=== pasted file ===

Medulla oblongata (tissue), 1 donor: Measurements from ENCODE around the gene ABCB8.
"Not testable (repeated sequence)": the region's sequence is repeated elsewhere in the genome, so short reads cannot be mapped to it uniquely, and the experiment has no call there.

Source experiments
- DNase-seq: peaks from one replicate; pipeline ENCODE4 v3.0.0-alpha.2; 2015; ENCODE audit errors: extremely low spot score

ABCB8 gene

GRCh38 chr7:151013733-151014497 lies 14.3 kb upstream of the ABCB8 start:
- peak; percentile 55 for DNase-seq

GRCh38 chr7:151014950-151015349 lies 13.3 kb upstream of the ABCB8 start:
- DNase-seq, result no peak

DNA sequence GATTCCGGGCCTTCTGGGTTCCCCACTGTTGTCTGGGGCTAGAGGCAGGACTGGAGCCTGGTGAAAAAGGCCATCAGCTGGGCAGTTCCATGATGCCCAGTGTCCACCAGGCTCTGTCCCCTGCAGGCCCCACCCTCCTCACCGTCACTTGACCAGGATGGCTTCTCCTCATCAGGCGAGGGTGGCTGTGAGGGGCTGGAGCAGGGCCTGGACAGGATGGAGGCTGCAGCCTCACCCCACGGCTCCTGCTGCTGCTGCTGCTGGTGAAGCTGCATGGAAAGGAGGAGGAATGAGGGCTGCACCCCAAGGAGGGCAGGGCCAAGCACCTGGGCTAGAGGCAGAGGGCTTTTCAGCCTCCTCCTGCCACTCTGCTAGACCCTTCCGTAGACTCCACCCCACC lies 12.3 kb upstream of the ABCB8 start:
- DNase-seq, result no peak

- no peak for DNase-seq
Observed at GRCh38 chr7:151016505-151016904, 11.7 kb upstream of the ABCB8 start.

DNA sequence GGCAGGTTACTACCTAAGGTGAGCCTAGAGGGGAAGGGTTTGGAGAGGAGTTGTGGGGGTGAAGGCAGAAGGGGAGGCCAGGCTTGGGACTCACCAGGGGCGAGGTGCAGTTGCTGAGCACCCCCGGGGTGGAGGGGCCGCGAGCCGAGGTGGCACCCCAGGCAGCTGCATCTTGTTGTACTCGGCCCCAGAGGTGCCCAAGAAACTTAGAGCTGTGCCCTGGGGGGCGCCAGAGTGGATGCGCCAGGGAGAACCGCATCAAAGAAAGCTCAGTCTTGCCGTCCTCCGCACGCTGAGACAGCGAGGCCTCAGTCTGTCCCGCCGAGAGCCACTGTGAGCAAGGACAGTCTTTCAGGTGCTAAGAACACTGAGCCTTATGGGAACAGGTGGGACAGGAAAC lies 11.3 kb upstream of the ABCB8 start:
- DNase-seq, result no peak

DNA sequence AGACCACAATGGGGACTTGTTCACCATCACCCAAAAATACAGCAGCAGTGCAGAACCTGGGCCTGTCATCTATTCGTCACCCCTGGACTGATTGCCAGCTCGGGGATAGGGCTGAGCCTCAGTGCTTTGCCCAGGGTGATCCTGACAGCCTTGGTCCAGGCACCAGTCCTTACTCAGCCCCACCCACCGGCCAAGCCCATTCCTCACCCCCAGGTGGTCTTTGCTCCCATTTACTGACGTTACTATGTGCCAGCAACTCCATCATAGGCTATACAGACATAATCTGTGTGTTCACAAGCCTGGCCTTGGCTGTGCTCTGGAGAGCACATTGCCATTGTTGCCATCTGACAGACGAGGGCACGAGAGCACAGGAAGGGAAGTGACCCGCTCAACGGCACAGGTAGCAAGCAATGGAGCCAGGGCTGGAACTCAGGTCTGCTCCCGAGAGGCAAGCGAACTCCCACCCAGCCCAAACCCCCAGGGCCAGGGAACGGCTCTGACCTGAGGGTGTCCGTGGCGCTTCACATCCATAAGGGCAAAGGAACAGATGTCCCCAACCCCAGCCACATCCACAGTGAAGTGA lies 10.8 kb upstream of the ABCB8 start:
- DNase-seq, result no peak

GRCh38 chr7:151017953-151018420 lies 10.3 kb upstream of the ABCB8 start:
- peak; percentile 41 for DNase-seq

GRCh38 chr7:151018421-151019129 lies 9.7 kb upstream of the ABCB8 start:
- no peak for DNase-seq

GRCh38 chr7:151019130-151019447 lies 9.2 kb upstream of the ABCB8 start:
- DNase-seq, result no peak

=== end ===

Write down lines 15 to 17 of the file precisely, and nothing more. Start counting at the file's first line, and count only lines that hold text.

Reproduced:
- DNase-seq, result no peak

DNA sequence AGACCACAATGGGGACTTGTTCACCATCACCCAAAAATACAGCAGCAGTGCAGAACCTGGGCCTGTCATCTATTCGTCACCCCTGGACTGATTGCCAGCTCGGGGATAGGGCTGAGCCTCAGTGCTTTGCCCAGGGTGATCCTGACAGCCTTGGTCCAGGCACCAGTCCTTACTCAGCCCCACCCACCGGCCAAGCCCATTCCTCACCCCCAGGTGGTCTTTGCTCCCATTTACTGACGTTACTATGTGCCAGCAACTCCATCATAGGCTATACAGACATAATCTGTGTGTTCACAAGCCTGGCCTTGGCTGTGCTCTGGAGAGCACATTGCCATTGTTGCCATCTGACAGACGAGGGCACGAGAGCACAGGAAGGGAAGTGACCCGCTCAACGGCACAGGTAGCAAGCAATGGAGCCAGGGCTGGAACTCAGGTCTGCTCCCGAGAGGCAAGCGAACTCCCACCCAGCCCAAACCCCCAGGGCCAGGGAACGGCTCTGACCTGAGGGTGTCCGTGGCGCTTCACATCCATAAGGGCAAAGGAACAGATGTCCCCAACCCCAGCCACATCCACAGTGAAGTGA lies 10.8 kb upstream of the ABCB8 start:
- DNase-seq, result no peak